How has the pandemic affected artists in St. Louis? Here’s what they told me

Nancy Kranzberg

By Nancy Kranzberg, Special to the Jewish Light

I’ve been worried about my artist friends and wondering how they are coping in these troubled times. So I decided to just pick up the phone — I’m old fashioned — and ask.

The main question I asked was how they were dealing with the time on their hands due to the pandemic, but many wanted to talk about the times in a broader sense. I wondered if during this pandemic they felt more creative, frozen or a little of both.

I started with bass player, Bob Deboo, who actually describes himself as a creative, improvising musician. He has traveled all over and played with the likes of David Sanborn as well as with the St. Louis Symphony Orchestra.

Deboo says since he’s not on stage, he’s had to get creative at home and is involved with teaching online and doing a lot of live streaming. He feels as if the pandemic has opened doors for him and that he has written and composed a lot more with much more time available.

Yvonne Osei is an award-winning conceptual, interdisciplinary artist and a true visionary (she won a St. Louis Visionary Award in 2018, which celebrates the contributions and achievements of women who work in or support the arts in the greater St. Louis region). She says she had to adjust to the very immediate shock of shutdowns and social distancing and face the new normal.

Osei says that she had to adjust to being creative in isolation and find a way to echo her voice. As a result, she had to refocus on everything and see the world anew. Osei says that she felt the racial crisis in our country was equal to the pandemic in changing much in her artistic way of thinking.

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Scott Miller, the creator and artistic director of New Line Theatre, says that he’s had a really rough time dealing with the pandemic. Since his work in theater is about people being in a room together, he felt as if his life had been taken away. Not only did he miss the stage, but also the hugs and warmth of audiences.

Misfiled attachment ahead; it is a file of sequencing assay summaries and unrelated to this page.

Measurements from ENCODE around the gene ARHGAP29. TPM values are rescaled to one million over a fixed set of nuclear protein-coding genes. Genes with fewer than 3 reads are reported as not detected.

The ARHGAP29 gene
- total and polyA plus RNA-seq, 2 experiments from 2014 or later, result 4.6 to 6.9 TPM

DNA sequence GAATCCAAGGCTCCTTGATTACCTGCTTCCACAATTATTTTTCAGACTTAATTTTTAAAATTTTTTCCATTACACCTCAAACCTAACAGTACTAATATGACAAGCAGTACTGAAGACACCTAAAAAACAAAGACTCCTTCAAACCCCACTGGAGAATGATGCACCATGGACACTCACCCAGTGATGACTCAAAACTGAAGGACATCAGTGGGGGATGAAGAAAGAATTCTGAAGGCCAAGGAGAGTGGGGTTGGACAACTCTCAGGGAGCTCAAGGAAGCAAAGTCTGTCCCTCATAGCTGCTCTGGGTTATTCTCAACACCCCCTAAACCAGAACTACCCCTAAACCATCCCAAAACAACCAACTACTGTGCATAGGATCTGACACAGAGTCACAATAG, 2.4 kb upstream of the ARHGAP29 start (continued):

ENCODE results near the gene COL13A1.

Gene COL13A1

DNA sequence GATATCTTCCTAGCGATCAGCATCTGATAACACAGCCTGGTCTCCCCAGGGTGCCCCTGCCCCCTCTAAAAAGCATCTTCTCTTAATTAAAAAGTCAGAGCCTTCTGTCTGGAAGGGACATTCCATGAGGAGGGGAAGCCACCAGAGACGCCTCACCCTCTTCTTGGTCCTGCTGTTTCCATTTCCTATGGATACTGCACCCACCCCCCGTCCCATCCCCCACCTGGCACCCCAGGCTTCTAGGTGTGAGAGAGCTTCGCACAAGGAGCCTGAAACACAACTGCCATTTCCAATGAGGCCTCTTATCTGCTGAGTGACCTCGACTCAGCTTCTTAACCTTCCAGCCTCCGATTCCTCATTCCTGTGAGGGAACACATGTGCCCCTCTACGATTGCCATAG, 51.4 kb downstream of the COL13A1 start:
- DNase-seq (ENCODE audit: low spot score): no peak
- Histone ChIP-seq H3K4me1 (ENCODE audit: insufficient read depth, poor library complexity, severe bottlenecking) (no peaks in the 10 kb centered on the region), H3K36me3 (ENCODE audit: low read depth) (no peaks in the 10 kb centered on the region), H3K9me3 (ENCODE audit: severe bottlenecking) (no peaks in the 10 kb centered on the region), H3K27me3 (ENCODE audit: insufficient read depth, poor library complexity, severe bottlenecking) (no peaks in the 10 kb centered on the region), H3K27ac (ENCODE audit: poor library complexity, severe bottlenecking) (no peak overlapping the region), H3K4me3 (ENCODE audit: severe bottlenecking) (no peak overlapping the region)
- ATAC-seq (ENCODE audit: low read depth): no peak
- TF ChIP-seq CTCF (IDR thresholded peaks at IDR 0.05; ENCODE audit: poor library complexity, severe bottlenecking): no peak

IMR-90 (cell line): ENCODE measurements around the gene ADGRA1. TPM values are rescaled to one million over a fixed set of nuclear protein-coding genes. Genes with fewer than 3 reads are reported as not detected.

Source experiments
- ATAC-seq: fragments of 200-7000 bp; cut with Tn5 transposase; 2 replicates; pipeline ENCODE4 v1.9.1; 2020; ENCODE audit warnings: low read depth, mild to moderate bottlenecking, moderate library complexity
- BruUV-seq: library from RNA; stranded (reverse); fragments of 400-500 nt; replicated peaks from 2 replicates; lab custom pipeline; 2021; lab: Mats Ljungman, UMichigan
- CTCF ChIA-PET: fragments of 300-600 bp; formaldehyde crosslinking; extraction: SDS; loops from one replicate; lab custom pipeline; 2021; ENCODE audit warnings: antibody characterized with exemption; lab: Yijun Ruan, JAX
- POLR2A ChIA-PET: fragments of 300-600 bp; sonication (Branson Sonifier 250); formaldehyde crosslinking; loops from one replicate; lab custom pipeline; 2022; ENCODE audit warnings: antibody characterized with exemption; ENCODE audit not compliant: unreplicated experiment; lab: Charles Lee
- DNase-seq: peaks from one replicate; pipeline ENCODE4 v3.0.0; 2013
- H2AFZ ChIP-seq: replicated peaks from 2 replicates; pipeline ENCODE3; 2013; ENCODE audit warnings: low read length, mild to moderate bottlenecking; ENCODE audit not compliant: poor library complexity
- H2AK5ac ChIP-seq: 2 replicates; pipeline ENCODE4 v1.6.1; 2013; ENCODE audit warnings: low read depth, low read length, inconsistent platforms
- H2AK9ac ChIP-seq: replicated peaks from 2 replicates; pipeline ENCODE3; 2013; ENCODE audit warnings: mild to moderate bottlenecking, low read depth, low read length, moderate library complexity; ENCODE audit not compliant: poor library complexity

Miller, who has written dozens of nationally recognized books on musical theater, turned to writing, but as he says, “You can’t write all day.” During the pandemic, he has written two books, one on Christmas carol parodies and one entitled, “Night of the Living Show Tunes, 13 Tales of the Weird.” There’s really no way to shut Scott Miller down in my opinion.

Harvey Lockhart is an award-winning musician, father, educator and saxophonist. He says he’s taking time to feel and evaluate the situation of the times as clearly as possible. He’s been writing, practicing and trying to prepare for what the future holds.

As an educator, he is working hard to figure out how the virtual system and making the transfer. He is teaching at Cardinal Ritter High School and runs HEAL, a multi-discipline arts organization located in Grand Center.

Ashley Tate, artistic director of the Ashleyliane Dance Company, also has had a struggle learning how to deal with dance in the virtual world. Difficulties aside, she has managed to maintain a sense of humor, explaining that she is teaching out of her apartment, which she calls the “quarantine closet.”

“The whole scene is a challenge of a re-imagined season,” she said. She had to deal with dance off the stage and on film, but she is still performing. She had to think about what can be done and not what can’t be. She says that she is trying to still keep people involved in the arts.

Melody Evans works mostly as a ceramic artist and says that during the pandemic, she’s continued to work in her studio even though her creative energy feels lackluster. “As I absorb the overwhelming and distressing events of 2020, I miss the happy energy surge of creative inspiration,” she said, adding that she is fortunate to have deadlines looming for previous commitments and shows in the future. She feels that the already documented sketch books are what have been driving her work and that the nature of this work is heavy on process and repetition, which is good.

Erin Prange, executive director of the Big Muddy Dance Company, says: “I have seen the most amazing creativity come out of our team in the past few months because our usual perimeters were taken away. There’s been no precursor, no tradition, no preparation for this. And with that uncertainty comes a certain amount of freedom.

“It has allowed us to change the rules and create new online platforms for dance classes and performances that reach a national community, outdoor venues and a whole new progressive walking tour production format that enables us to give audiences more authentic views of the dancers as they tell their story of ‘Lemp Legends’ throughout the Lemp Mansion and Lemp Grand Hall space.”

Jessica Baran is a nationally recognized writer, poet, critic and director of curatorial and program development at Barrett Barrera Projects and Project +Gallery. She says that she’s found writing in any form to be difficult these past months, so she’s reoriented her focus to reading and has appreciated being able to educate herself in new areas. She’s also reflected quite a bit on why, specifically, she writes poetry and for whom. She says she’s come to the realization that for her, it’s ultimately an intimate form of communication directed at close friends rather than a general or professional public.

After listening to my artist friends, I have new admiration for what an artistic sensibility is and what a great, creative group they are. Hopefully, they — and all of us — will be back to some sense of normality soon.